I’ll tell you all a story from a time not long ago,
of a farmer up in north-west Donegal.
It was almost harvest time when he was dealt a body blow,
and I’ll tell it to you just as I recall.
He was working on his tractor, and I heard an awful yell,
when his fingers became caught in the machine;
as the blood streamed to the ground I thought this won’t turn out so well,
‘cause his face had turned a shade of sickly green.
We rushed him to the doctor who lived not so far away,
to stitch him back together if he could.
Then when he was all bandaged up much later that same day,
he realised that things did not look good.
Two fields of corn were ripe, so they were ready to be cut,
and he couldn’t drive the tractor now, you see;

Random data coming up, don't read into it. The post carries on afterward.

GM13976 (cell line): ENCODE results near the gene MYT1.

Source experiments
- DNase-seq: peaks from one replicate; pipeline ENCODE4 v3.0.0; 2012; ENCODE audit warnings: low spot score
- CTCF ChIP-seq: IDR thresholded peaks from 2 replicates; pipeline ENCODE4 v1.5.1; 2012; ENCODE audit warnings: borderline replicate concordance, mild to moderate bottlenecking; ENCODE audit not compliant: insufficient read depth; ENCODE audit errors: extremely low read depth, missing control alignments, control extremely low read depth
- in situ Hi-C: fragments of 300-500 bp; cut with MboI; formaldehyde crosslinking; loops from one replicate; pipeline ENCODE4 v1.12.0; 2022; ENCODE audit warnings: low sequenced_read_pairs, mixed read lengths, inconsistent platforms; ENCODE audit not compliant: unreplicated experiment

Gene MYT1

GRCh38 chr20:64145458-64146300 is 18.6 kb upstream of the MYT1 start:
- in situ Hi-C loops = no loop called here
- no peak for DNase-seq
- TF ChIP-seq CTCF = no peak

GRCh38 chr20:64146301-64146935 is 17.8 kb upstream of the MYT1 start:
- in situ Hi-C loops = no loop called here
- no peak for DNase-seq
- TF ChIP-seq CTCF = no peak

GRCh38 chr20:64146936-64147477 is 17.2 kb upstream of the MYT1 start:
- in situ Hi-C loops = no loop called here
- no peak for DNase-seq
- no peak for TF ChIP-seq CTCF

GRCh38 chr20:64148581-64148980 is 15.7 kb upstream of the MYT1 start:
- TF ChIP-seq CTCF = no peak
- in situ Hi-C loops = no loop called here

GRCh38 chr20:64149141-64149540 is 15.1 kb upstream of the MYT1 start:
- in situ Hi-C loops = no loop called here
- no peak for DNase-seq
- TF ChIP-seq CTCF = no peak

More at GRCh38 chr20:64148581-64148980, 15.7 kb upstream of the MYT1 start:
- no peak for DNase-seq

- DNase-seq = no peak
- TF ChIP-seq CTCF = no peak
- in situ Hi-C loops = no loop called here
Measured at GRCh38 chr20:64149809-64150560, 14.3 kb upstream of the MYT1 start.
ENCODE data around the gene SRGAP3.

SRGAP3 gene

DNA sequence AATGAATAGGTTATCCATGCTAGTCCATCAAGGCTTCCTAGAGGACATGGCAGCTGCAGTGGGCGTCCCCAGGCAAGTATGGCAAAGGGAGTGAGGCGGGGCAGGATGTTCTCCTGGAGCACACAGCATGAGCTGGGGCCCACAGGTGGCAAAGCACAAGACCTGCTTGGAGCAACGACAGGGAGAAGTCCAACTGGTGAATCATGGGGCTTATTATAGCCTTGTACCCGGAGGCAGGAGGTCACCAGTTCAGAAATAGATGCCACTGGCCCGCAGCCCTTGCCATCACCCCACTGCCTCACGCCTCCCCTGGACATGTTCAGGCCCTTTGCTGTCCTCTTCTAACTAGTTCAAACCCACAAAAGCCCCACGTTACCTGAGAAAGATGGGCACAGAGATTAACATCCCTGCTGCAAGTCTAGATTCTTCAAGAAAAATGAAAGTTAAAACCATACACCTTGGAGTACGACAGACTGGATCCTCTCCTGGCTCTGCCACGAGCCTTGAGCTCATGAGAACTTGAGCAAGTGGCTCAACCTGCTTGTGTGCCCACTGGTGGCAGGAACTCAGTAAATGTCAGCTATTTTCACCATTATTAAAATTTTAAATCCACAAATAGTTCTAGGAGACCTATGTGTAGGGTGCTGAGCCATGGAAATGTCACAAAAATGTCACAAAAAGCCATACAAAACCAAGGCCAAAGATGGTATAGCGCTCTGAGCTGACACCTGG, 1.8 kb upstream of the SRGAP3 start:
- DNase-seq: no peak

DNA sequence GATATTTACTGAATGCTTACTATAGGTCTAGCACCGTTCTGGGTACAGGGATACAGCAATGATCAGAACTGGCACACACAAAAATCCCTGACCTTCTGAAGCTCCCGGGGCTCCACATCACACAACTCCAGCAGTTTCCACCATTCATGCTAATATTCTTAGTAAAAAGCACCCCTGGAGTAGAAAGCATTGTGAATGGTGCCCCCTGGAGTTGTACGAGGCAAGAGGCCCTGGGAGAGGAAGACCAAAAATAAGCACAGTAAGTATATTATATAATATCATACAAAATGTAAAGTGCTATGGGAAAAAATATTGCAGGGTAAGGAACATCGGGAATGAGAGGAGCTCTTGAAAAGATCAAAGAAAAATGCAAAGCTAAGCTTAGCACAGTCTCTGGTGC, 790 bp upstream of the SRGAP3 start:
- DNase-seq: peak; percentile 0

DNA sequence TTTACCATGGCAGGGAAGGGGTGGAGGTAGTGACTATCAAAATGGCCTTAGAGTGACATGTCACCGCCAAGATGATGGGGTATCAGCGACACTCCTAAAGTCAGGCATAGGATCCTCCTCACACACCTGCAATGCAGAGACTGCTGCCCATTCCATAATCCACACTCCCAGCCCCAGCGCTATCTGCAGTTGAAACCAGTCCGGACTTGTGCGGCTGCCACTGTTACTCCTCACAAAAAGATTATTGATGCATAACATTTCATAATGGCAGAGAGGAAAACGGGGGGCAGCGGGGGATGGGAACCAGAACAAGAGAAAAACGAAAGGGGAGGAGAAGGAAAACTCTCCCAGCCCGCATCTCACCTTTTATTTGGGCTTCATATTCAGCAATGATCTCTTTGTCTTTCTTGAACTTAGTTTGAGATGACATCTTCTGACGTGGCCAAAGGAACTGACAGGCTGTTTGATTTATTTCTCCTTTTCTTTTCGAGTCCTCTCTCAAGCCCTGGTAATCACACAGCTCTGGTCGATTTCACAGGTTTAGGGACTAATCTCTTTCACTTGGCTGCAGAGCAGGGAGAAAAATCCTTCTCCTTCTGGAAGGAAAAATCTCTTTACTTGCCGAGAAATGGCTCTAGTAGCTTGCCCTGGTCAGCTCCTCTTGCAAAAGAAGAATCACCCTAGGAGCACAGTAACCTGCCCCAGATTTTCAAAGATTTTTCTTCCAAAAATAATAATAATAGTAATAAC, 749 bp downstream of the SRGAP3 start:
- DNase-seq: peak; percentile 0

there was a local man who might agree to help him but
the farmer wasn’t sure where he might be.
So he got a friend to drive him to a local pub or two,
where the man he sought was sometimes known to go,
and purely for the shock of course, he had a whiskey too,
since his hand was still quite painful, don’t you know.
In the second place they went the barman looked at him askance,
and told him alcohol would thin his blood,
so if he carried on with it there really was a chance
that the trickle from his hand would start to flood.
He took these words to heart and when they got to the next bar,
a tonic water’s all that he would take,
and his friend tried not to snigger as they went back to the car,
nor in the next few pitstops they would make.
They were running out of hostelries, the day was wearing on,
when the farmer said they’d need to change their plan;
“We’d better try his house,” he said, “they might know where he’s gone,”
and sure enough that’s where they found the man.